32 Exploring Elevation-Dependent Climate Warming since the Last Glacial Maximum over the Mountains of East Africa Using Semi-Idealized Regional Climate Model Experiments

Tuesday, 26 June 2018
New Mexico/Santa Fe Room/Portal (La Fonda on the Plaza)
Justin Minder, University at Albany, Albany, NY

Recent studies have used paleoclimate proxies to reconstruct temperatures over the mountainous regions of East Africa extending back more than 20,000 years and at sites with elevations as high as about 3 km above sea level. When reconstructed temperatures at these sites are compared between the recent preindustrial period (PI) (about 250-2,000 years ago) and the last glacial maximum (LGM; about 20,000-23,000 years ago), warming (PI minus LGM) is found to depend strongly on elevation. Near surface conditions at sea level are inferred to have warmed by about 2° C, whereas high-elevation sites are inferred to have warmed by more than 5°C, suggesting a reduction in the surface temperatures lapse rate. A reduction in tropical free-tropospheric lapse rates is expected with climate warming due to the role of the moist convection in setting tropical lapse rates. However, the magnitude of this reconstructed lapse rate change is in excess of the free-tropospheric changes predicted by global climate models (GCMs), which has been hypothesized to indicate a bias in model representation of the tropical troposphere’s response to climate forcing.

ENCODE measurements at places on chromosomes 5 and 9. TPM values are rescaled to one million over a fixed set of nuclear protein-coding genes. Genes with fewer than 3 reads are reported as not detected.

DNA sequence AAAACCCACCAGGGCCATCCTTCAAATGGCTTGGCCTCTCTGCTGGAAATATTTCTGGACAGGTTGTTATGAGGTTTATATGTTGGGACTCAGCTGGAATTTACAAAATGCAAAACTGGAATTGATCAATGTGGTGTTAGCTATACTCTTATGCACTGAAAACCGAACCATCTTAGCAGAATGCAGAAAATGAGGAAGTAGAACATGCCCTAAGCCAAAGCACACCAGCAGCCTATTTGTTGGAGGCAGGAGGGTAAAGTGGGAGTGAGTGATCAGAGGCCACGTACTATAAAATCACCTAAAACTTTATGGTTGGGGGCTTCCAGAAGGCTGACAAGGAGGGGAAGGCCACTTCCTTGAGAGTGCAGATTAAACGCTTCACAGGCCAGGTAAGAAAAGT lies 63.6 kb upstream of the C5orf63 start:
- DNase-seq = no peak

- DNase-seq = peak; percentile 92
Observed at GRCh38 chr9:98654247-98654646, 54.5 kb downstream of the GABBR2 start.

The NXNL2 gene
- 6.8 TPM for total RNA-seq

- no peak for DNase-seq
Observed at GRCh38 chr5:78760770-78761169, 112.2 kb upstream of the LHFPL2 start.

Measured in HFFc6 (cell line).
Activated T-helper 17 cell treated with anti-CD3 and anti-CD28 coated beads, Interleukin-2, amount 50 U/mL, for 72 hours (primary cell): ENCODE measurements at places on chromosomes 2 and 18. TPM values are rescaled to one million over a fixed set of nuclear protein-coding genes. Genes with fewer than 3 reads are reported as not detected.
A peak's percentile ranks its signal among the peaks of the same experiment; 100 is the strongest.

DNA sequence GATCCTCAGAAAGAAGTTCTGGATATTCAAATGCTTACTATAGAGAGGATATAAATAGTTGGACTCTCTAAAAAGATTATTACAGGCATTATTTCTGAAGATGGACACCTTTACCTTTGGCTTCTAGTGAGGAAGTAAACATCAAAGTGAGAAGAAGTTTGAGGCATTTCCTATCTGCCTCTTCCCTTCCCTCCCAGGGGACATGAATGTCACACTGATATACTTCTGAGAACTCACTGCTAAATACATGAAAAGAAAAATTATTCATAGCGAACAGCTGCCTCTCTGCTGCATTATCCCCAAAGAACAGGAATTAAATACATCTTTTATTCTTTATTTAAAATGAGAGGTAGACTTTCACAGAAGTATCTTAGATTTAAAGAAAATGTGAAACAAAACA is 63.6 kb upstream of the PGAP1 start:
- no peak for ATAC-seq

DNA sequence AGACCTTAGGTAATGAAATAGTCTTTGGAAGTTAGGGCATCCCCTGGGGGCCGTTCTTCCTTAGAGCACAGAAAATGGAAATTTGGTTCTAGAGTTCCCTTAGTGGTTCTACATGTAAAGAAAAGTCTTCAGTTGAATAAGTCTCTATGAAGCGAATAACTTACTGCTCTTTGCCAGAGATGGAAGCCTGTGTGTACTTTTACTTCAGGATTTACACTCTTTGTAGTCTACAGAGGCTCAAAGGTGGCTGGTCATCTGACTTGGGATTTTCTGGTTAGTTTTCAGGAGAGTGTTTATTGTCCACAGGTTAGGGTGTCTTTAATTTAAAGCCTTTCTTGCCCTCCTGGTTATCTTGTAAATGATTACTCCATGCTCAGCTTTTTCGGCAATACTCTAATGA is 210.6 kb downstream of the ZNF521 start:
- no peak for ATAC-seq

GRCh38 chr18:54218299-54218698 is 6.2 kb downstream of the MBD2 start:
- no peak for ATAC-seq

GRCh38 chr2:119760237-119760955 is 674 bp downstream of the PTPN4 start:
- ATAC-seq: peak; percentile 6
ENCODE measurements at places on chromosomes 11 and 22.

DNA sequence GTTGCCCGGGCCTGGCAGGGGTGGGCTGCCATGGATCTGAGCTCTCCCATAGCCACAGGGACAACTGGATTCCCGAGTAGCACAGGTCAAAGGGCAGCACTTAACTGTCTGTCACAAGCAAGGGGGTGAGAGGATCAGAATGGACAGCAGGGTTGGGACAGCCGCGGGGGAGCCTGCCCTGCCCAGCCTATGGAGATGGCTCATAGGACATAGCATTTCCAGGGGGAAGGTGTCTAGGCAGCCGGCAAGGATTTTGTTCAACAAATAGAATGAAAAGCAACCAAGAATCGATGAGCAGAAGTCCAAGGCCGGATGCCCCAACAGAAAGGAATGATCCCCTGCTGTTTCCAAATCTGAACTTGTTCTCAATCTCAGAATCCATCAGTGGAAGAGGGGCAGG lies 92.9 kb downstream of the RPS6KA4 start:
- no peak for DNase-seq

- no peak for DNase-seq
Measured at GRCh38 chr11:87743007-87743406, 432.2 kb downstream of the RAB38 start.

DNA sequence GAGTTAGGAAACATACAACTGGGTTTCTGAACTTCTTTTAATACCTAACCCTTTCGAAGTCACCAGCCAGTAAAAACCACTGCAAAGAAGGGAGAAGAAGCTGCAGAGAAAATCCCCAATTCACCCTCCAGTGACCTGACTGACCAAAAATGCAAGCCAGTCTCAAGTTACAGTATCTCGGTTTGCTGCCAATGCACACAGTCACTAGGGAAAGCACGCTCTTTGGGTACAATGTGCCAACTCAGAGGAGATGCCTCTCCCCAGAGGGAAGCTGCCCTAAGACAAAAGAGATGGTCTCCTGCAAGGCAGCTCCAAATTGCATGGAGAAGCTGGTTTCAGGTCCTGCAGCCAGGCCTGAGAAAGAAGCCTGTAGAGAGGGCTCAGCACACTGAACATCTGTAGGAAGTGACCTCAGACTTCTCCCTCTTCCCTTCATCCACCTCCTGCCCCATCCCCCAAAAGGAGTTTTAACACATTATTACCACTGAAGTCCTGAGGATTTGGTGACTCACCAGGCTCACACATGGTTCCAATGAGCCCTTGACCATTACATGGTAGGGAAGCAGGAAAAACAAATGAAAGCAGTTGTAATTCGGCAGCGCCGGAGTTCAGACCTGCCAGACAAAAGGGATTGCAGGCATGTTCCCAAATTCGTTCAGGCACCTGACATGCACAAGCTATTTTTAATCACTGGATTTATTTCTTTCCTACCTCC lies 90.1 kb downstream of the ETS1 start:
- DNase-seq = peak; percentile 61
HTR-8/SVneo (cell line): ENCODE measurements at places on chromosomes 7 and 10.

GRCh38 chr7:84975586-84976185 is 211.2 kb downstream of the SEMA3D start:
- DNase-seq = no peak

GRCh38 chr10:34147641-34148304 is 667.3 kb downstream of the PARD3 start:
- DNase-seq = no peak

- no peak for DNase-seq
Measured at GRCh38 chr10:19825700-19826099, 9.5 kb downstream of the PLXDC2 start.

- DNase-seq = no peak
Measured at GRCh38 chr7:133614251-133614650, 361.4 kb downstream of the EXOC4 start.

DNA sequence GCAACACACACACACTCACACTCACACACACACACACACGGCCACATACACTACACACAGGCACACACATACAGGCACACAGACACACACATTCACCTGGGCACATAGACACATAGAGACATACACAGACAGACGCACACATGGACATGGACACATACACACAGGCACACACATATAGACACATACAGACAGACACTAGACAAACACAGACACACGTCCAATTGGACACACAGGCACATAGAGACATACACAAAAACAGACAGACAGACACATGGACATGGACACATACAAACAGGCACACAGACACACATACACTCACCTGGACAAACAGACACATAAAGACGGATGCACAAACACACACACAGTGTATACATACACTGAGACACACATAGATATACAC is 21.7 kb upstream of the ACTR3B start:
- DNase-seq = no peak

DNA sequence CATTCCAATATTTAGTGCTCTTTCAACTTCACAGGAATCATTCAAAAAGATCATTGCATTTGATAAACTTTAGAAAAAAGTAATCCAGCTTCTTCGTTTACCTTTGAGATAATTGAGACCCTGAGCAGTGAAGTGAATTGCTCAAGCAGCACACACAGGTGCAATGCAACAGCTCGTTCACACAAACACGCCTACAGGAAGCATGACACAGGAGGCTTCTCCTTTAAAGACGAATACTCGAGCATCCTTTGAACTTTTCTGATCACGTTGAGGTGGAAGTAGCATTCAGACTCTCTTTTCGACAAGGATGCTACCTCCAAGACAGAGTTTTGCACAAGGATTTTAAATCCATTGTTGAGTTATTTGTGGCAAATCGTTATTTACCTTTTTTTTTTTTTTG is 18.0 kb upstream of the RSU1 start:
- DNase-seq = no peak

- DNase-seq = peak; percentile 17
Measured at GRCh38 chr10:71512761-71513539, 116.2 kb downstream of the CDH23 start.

Here we explore the possibility that local processes over complex terrain might explain the apparent discrepancy between paleoclimate reconstructions and GCM simulations. We conduct high-resolution (4-km grid spacing) convection permitting regional climate model simulations using the WRF model over the mountains of East Africa. A semi-idealized approach is used to concentrate on the regional response to a prescribed large-scale climate forcing. First, simulations of the modern climate are conducted, forced by reanalysis boundary conditions. Then, simulations broadly representative of the LGM climate are conducted by perturbing the reanalysis boundary conditions with the average PI minus LGM change predicted by an ensemble of GCMs and with LGM radiative forcing. This “pseudo global warming” approach focuses on the mesoscale response to large-scale thermodynamic and radiative forcing. Using results from these experiments, we characterize the extent to which changes in surface lapse rates are indicative of changes in free-tropospheric lapse rates. The potential contributions to lapse rate changes of local processes such as albedo feedbacks, vegetation changes, soil moisture feedbacks, and orographically influenced cloud feedbacks are considered.

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